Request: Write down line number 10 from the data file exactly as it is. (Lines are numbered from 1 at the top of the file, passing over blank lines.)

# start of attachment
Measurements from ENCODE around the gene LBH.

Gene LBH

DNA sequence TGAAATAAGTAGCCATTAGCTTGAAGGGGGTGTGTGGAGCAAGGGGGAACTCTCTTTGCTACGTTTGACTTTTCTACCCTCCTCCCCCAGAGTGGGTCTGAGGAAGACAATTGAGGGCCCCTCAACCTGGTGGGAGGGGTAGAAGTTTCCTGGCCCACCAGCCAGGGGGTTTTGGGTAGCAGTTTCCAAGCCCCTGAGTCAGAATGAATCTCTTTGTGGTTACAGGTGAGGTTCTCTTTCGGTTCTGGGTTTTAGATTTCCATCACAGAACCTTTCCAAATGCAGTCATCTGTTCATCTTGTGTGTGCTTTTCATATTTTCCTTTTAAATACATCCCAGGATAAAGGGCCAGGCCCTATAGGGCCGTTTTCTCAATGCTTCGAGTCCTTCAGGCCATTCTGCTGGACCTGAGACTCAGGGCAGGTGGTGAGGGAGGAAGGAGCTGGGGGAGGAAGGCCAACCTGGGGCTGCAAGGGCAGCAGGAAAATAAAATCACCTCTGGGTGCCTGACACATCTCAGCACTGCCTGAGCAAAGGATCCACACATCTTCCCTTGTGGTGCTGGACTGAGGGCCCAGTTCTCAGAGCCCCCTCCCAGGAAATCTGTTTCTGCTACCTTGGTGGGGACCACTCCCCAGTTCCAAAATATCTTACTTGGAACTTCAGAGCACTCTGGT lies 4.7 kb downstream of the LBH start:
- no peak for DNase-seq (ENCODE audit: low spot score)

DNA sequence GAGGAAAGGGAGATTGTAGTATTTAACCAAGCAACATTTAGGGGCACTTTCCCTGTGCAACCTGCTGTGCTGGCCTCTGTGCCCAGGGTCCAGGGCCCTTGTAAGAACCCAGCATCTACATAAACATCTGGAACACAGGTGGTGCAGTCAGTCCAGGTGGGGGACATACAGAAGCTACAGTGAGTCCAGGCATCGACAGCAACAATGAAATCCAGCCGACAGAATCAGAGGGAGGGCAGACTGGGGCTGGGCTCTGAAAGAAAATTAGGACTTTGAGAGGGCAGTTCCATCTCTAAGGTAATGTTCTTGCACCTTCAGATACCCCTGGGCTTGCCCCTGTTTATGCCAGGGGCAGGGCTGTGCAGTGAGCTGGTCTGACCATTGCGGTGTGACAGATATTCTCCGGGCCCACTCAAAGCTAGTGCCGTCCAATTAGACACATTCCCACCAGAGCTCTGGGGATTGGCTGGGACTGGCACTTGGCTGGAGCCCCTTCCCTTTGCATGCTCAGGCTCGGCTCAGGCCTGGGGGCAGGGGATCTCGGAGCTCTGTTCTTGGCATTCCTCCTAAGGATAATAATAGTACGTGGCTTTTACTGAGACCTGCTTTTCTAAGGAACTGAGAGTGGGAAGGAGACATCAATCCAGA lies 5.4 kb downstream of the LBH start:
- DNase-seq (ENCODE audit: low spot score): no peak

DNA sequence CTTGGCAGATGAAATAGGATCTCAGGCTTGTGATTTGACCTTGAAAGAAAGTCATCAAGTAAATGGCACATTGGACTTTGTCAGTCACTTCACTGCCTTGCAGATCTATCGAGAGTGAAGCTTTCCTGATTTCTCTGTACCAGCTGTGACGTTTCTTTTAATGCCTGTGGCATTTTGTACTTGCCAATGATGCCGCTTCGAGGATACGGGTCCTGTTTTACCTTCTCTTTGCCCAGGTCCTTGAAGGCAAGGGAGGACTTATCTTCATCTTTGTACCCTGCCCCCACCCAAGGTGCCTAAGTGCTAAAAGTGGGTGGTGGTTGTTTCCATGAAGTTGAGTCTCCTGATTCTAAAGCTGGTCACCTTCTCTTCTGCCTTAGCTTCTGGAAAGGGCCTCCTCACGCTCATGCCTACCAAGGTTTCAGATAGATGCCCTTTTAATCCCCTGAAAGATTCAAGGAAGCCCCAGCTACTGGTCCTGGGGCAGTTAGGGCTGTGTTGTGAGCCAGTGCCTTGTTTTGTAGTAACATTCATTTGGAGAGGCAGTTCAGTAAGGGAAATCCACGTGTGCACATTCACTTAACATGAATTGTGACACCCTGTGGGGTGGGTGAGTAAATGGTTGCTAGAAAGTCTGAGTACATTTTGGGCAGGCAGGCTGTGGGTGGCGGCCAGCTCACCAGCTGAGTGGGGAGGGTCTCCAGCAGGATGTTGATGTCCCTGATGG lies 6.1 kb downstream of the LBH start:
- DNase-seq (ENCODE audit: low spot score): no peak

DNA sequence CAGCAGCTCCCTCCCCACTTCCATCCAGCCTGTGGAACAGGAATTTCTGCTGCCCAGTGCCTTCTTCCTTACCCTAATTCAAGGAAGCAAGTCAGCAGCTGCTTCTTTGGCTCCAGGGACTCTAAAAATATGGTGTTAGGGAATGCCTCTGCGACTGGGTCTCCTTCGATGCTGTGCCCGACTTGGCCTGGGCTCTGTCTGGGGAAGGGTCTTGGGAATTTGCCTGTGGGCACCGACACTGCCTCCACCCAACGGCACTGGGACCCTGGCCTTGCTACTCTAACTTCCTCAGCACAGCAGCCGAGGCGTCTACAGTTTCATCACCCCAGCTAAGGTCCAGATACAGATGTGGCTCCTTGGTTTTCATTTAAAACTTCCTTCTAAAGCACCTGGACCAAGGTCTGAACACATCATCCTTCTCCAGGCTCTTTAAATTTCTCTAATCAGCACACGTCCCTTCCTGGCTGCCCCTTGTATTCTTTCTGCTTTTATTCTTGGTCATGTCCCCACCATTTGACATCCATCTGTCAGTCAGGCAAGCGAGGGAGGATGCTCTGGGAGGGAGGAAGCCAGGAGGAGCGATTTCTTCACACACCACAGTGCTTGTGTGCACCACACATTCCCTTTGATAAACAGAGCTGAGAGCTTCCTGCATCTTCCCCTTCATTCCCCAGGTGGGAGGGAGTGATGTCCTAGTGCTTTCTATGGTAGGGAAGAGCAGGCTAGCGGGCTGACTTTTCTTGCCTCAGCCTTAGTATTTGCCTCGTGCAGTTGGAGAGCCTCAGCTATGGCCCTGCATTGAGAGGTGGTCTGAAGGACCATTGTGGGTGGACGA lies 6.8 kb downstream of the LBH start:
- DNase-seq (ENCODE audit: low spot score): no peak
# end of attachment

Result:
- DNase-seq (ENCODE audit: low spot score): no peak